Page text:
Family : Rubiaceae
Text © Pietro Puccio
English translation by Mario Beltramini
The Mussaenda erythrophylla Schumach. & Thonn. (1827)
The name of the genus comes from word in Sinhalese language “mussenda”, with which are called locally some plants belonging to the genus.
The name of the species is the combination of the Greek words “erythros” = red and “phyllon” = leaf, with reference to the colour of its showy sepals.
Common names: “Ashanti blood”, “red flag bush”, “red mussaenda”, “prophet’s tears”, “tropical dogwood”, “virgin tree” (English); “sang des achanti” (French); “Rotblättrige Mussaenda”, “Signalstrauch” (German); “flor de trapo” (Spanish); “mussaenda-vermelha”, “mussaenda-vermelha-trepadeira” (Portuguese).
Bush or small semi-deciduous tree which, in the wild, can reach the 6-8 metres of height, whilst, when in cultivation, is not usually taller than 1-2 m, showing intense green ovate leaves, pubescent and strongly veined, 8-15 cm long.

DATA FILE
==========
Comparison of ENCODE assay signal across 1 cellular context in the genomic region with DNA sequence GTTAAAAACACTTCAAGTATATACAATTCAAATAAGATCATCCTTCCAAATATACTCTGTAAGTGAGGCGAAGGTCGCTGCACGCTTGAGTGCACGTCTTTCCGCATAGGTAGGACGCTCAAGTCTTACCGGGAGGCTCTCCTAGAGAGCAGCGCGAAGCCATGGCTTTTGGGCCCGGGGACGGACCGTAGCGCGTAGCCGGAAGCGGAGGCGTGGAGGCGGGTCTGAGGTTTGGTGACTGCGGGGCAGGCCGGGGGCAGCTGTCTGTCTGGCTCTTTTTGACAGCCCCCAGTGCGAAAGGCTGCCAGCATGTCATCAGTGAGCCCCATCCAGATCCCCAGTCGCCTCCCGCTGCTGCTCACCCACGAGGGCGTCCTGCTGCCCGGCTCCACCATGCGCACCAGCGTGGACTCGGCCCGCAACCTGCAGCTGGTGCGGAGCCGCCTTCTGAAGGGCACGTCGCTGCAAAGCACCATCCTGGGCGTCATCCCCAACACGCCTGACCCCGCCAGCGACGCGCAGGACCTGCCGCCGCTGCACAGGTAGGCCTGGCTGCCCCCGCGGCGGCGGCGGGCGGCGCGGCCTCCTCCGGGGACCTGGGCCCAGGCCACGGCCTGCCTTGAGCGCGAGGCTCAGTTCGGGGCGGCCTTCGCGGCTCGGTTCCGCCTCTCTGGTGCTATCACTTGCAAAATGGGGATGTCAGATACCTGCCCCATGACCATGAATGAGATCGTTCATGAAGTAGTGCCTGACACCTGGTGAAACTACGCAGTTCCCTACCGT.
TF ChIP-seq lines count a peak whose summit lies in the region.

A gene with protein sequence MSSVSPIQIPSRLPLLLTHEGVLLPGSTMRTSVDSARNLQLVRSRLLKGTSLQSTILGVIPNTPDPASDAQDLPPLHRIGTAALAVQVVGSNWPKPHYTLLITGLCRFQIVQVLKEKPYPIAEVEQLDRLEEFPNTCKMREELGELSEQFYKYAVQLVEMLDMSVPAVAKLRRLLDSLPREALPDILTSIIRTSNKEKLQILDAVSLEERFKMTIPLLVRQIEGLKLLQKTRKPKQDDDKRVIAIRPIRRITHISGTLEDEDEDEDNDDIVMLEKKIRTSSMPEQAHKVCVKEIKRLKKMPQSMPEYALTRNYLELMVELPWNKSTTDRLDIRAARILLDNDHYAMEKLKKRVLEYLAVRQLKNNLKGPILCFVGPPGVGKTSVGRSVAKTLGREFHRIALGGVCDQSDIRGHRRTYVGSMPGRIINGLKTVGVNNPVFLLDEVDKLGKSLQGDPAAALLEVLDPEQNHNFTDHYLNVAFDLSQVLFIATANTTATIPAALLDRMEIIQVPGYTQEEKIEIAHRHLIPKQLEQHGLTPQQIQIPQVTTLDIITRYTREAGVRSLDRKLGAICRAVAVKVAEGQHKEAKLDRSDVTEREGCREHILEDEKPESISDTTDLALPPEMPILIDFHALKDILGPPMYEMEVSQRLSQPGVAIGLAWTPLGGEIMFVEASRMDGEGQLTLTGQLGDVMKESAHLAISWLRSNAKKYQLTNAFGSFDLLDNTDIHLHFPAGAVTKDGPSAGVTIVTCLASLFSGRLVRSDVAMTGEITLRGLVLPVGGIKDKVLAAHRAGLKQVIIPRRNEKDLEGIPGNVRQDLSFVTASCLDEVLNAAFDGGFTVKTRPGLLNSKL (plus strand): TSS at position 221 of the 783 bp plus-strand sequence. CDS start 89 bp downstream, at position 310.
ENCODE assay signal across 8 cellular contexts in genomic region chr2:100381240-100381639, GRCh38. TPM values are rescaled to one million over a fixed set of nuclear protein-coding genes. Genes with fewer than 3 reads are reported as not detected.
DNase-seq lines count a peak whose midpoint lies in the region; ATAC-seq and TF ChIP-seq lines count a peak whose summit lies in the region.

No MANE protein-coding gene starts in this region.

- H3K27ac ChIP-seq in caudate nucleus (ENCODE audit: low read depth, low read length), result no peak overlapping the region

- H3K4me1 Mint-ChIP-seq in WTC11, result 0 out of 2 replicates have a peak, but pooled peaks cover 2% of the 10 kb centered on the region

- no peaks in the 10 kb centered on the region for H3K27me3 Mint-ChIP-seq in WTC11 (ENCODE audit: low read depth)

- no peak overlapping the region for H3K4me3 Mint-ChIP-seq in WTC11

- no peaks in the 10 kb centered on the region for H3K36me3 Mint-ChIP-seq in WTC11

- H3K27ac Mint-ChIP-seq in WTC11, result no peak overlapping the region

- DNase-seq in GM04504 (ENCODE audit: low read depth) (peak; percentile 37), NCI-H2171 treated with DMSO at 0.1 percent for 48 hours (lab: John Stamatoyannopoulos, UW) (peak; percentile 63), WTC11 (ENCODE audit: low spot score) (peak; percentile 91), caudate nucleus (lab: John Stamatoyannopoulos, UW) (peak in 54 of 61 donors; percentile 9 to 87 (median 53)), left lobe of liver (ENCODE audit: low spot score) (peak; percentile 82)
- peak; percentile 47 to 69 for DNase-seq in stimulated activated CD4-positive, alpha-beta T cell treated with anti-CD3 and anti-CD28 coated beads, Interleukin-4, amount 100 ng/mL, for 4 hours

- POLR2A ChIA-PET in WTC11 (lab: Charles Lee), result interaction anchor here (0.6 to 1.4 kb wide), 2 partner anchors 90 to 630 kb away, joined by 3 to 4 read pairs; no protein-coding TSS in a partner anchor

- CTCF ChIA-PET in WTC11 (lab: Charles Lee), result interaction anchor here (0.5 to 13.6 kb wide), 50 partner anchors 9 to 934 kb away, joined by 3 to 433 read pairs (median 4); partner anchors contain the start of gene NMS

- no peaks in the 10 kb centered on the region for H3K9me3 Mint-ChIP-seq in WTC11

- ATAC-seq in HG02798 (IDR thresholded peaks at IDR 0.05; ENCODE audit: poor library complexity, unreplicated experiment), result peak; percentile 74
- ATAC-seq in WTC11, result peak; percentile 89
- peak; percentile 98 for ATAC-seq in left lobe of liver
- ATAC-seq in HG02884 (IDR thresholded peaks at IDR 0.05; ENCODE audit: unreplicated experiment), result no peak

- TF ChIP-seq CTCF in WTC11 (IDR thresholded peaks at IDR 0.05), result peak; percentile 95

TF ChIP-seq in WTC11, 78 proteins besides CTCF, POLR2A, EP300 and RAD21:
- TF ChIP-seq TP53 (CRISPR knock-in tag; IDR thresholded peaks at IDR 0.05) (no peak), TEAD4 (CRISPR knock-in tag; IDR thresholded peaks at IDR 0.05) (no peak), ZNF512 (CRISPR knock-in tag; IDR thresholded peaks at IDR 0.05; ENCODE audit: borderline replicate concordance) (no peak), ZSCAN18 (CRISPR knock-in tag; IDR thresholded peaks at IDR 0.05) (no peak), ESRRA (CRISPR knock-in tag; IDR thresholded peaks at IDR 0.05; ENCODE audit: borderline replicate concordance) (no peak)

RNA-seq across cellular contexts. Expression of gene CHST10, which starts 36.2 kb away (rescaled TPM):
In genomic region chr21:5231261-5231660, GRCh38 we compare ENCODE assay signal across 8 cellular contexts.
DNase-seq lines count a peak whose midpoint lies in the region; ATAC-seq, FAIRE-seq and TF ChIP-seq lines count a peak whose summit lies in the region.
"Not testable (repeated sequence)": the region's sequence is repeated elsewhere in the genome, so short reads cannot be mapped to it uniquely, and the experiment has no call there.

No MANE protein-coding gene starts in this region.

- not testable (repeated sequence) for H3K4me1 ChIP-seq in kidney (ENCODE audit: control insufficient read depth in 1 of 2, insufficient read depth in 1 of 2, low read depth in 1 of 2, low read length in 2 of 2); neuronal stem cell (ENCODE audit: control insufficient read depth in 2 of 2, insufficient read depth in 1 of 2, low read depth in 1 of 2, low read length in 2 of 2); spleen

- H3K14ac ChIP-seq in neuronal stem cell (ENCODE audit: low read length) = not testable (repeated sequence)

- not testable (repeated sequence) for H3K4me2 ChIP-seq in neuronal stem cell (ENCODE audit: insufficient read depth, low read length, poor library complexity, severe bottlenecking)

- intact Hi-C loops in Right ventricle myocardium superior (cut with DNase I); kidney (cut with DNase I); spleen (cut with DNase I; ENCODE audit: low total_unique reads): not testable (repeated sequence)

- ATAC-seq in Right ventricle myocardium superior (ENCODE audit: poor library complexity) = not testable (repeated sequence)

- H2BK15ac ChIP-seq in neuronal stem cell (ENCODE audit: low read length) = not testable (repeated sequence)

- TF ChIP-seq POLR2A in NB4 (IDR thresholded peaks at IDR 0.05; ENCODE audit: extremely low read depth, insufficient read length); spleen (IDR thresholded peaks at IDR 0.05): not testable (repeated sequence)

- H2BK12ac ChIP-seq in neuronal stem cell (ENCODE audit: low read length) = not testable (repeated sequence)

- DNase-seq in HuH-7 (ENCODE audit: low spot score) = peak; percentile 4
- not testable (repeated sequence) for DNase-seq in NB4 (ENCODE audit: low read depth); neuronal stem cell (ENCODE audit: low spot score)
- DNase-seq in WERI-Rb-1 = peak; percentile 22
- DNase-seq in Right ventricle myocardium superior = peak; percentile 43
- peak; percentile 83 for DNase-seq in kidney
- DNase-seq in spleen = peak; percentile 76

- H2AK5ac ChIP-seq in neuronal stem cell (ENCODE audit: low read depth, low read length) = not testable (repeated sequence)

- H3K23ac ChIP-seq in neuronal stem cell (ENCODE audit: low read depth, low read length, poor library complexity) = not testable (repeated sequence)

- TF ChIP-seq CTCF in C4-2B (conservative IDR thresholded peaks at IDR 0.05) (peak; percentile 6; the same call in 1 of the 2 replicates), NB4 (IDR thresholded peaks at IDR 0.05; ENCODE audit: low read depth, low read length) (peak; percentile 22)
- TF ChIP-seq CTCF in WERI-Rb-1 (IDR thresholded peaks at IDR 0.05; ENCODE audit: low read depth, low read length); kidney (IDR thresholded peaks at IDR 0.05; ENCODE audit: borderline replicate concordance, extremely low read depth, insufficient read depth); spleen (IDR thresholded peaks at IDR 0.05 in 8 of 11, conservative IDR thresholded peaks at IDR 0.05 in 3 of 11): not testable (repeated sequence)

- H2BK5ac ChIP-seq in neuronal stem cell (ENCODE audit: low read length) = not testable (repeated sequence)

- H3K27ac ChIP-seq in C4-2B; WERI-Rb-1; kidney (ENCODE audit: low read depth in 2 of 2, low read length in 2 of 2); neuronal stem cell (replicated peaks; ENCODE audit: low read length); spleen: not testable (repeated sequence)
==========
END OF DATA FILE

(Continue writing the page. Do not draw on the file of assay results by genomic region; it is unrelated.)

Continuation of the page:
The inflorescences are terminal panicles with tubular flowers with white or cream-white corolla, with a diameter of 2 cm, and red centre, with one of the five lobes of the calyx expanding considerably, so much to reach dimensions (5-12 cm), slightly inferior than the leaves, of a red colour.
The flowers are bisexual, but show the phenomenon of the heterostyly (difference in the length of the styles), that is to say that in some plants the flowers show a style longer than the anthers, in others, shorter and inside the corolla tube, which fosters the cross-fecundation. It usually reproduces by herbaceous or semi-woody scion, and by layering, as the plant seldom fructifies.
Amply spread plant and appreciated in the tropical and subtropical regions, it requires a full sun exposition and a high humidity of the habitat and of the substratum, which must be sandy, rich of humus and draining; it requires timely pruning in order to keep a compact appearance. Is to be cultivated in humid-wet greenhouse when outside from the tropical and subtropical areas.
Synonyms: Mussaenda fulgens R.Br. ex Tedlie (1825); Mussaenda splendida Welw. (1869).
The photographic file of Giuseppe Mazza